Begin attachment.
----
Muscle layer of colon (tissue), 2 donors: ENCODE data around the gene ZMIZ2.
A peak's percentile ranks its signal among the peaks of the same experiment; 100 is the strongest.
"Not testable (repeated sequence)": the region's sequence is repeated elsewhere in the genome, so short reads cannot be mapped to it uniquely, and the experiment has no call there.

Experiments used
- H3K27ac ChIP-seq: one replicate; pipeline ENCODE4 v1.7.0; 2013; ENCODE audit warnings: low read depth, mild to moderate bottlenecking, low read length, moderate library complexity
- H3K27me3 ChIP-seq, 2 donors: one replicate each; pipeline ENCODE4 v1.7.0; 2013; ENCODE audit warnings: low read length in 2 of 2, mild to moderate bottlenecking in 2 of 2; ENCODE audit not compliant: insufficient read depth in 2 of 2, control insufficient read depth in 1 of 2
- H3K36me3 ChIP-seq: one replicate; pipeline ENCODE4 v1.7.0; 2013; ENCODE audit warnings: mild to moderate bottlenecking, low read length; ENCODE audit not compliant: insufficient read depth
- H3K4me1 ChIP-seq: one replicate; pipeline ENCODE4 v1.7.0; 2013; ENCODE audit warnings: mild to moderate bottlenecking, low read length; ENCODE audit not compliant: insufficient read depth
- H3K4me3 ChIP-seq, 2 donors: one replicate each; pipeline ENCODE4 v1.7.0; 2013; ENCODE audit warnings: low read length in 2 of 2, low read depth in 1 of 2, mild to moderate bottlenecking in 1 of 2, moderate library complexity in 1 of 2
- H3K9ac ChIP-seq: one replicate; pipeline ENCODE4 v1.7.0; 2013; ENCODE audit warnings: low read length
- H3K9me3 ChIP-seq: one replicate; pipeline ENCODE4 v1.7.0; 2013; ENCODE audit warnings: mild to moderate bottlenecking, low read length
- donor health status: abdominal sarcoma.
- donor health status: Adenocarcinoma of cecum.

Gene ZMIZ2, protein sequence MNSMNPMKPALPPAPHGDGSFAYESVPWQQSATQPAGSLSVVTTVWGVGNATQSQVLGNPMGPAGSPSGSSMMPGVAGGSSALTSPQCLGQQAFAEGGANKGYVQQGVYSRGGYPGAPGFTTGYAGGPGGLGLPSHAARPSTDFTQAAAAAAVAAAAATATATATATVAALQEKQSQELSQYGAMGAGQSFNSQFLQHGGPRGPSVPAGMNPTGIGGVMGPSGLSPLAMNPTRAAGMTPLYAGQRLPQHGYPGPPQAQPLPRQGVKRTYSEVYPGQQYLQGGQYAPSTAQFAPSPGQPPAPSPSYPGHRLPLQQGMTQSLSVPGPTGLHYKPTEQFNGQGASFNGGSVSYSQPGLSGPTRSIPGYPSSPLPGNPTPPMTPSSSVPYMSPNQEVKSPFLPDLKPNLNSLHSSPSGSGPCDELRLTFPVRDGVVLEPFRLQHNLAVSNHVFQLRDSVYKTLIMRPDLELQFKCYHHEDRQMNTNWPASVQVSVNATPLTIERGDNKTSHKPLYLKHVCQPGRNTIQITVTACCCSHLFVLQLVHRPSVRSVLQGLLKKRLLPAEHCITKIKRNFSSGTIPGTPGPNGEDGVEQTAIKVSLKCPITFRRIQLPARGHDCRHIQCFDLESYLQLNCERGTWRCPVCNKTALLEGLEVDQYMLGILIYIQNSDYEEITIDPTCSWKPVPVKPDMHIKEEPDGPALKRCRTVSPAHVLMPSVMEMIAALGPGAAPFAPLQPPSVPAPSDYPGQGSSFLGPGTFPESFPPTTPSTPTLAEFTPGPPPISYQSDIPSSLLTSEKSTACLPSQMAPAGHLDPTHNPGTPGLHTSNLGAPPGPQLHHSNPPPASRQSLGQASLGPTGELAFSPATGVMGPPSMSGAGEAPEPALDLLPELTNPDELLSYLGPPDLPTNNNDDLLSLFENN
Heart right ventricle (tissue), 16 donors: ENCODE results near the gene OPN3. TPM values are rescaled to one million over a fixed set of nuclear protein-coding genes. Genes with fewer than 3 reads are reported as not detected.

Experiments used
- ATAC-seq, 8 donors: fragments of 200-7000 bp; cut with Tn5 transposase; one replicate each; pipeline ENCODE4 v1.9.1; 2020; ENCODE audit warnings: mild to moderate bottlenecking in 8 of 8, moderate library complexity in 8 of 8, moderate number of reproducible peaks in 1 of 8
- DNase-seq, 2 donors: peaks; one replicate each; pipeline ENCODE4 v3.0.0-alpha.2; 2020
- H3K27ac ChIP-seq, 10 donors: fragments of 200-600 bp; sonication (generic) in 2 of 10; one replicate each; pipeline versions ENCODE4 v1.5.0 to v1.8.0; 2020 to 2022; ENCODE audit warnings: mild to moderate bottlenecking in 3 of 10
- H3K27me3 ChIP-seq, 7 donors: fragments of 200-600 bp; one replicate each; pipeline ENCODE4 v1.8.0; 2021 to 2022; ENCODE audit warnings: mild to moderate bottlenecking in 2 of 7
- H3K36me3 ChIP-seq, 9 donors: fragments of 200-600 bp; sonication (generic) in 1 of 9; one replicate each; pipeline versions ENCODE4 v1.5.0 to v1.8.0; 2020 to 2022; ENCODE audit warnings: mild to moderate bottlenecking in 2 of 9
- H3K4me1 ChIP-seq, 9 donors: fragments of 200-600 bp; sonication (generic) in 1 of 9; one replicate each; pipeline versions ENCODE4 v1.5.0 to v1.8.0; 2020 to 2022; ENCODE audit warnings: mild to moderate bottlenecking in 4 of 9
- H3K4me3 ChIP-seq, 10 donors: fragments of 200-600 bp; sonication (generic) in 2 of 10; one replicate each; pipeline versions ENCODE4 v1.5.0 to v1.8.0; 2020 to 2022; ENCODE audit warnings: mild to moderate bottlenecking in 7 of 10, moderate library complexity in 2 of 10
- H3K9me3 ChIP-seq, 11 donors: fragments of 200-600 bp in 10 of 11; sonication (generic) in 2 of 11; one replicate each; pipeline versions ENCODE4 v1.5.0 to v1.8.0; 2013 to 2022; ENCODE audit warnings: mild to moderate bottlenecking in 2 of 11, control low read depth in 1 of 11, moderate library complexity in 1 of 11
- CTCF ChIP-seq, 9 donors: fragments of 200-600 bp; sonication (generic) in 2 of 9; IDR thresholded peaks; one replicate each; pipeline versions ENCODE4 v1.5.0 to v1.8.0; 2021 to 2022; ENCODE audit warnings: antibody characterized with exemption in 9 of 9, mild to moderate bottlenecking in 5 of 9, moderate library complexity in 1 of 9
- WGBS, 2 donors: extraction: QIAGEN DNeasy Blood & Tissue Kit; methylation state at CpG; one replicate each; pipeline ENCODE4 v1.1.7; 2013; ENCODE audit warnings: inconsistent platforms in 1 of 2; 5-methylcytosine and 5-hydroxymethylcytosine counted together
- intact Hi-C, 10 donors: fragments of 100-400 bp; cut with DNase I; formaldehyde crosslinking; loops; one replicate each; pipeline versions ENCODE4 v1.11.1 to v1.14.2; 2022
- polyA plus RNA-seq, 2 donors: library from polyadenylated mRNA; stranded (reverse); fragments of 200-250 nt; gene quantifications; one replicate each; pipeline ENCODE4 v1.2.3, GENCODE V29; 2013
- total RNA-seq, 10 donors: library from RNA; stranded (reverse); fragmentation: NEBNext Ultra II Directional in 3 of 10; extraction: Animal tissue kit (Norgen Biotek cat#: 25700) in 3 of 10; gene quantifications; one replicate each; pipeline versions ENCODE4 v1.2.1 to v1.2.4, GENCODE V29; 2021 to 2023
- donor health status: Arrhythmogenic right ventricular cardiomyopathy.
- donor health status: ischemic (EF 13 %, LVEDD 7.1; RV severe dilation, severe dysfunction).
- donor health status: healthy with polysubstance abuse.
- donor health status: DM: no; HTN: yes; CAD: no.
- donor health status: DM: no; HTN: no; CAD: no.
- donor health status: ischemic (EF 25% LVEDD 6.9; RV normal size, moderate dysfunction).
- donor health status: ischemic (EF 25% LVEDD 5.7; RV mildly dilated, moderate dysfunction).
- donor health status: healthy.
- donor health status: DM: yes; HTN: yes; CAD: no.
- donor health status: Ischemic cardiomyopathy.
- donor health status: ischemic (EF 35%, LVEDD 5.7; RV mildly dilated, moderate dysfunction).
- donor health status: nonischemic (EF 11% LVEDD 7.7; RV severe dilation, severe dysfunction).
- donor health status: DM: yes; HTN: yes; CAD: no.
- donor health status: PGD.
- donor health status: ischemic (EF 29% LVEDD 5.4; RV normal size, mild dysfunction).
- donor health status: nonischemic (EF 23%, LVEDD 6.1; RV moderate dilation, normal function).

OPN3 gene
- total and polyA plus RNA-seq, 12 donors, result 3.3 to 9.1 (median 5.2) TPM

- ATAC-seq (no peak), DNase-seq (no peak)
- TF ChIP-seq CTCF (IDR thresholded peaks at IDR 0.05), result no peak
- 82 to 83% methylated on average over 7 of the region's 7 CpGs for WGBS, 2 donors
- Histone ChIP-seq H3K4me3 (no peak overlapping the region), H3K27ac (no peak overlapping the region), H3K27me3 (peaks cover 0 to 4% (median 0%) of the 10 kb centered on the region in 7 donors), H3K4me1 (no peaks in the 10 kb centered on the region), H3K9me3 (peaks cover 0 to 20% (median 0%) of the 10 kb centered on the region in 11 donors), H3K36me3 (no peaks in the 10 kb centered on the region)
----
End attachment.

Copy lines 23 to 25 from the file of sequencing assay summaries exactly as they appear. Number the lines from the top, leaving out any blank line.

- H3K4me3 ChIP-seq, 10 donors: fragments of 200-600 bp; sonication (generic) in 2 of 10; one replicate each; pipeline versions ENCODE4 v1.5.0 to v1.8.0; 2020 to 2022; ENCODE audit warnings: mild to moderate bottlenecking in 7 of 10, moderate library complexity in 2 of 10
- H3K9me3 ChIP-seq, 11 donors: fragments of 200-600 bp in 10 of 11; sonication (generic) in 2 of 11; one replicate each; pipeline versions ENCODE4 v1.5.0 to v1.8.0; 2013 to 2022; ENCODE audit warnings: mild to moderate bottlenecking in 2 of 11, control low read depth in 1 of 11, moderate library complexity in 1 of 11
- CTCF ChIP-seq, 9 donors: fragments of 200-600 bp; sonication (generic) in 2 of 9; IDR thresholded peaks; one replicate each; pipeline versions ENCODE4 v1.5.0 to v1.8.0; 2021 to 2022; ENCODE audit warnings: antibody characterized with exemption in 9 of 9, mild to moderate bottlenecking in 5 of 9, moderate library complexity in 1 of 9